A warm climate, plenty of recreational opportunities and no state income tax make Las Vegas an attractive retirement destination for many fleeing colder climates and searching for more affordable housing. According to Zillow’s online market trends comparison tool, housing is cheaper in Nevada than in neighboring California.
Additionally, the number of foreclosures in recent years have reduced rental prices, according to some real estate experts. The average rent for a two-bedroom apartment in Vegas runs just $886 per month, according to rentbits.com. That’s in contrast to the average two-bedroom rental in another retirement hot spot, Miami, which is up to $1,796 a month on rentbits.com.
Clearly, there are many reasons why Las Vegas is a hot destination for retirees. But if you’ve chosen to rent here in retirement, you may be doing so for the first time in decades.
“Many Baby Boomers who turn to renting have accumulated belongings and valuables they’ll want to protect. Renters insurance can be a smart option for retirees who want the peace of mind that comes with personal property coverage,” says Misty Chadwick, an Allstate agent in Las Vegas.
Here are some things about renters insurance to consider as you plan your retirement.
Coverage for Your Personal Property
Even if you sell your home and think, “I don’t need homeowners’ insurance anymore,” you should consider that, in the event of a fire or natural disaster, your landlord’s insurance policy would only cover the cost of the structural damage to your rental property, not your belongings. Renters insurance can help protect your possessions.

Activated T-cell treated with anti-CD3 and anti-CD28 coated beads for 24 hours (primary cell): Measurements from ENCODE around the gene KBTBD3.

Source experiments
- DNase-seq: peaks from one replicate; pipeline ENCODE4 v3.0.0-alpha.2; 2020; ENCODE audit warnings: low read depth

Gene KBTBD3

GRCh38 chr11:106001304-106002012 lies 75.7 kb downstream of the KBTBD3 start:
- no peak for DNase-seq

You may have lived in a home with a burglar alarm or a gated community in the past; perhaps you even had a large dog that helped to protect your property. When living in a rental home, however, you should be aware of your neighbors in the building and the guests they’ll bring into the complex.
If you purchase renters insurance, don’t forget to check your policy’s personal property coverage limits. Like many homeowners insurance policies, a renters insurance policy typically limits the coverage amount on certain categories of property, or even individual items. For example, your policy may limit coverage for a single piece of jewelry, like a watch, to $1,000, and there are typically minimum, standard coverage limits for the jewelry category overall.
With a rental policy, you can add on something called Scheduled Personal Property coverage to increase your limits and better protect more valuable pieces.
Though you may have downsized, you’ll likely still want to entertain friends and family in your apartment. You may invite your golf buddies for cocktails, host a bridge game, or have a scrapbooking session with a hobby group. However, if a guest is injured in your home or your golf ball breaks a window, you may want the protection of liability coverage that’s typically found in a renters insurance policy. Again, review the limits of your liability coverage carefully; higher limits may be available usually at an additional cost. You may even be eligible to purchase an umbrella policy, which provides broad coverage and higher limits for unique liability exposures like boats and all-terrain vehicles.
Additional Living Expenses Add Up Fast
Many retirees enjoy the idea of renting because it doesn’t come with many of the responsibilities of home ownership. If something breaks, all you have to do is call a landlord. But consider this: If your rental unit became unlivable due to a fire or water damage, where would you live? A renters insurance policy typically provides additional living expenses that may help you until your place is ready to move back into.
The Insurance Information Institute reminds us that fewer than 50 percent of renters purchase this important coverage, yet rental policies cost only a few dollars per month. As you plan your Vegas retirement, housing and recreation opportunities abound. If you decide to rent, don’t forget to add renters insurance to your to-do list.
Allstate Agent Misty Chadwick is based in Las Vegas. Address: 2620 Regatta Drive, Ste. 122, Las Vegas, NV 89128. Phone: (702) 451-4409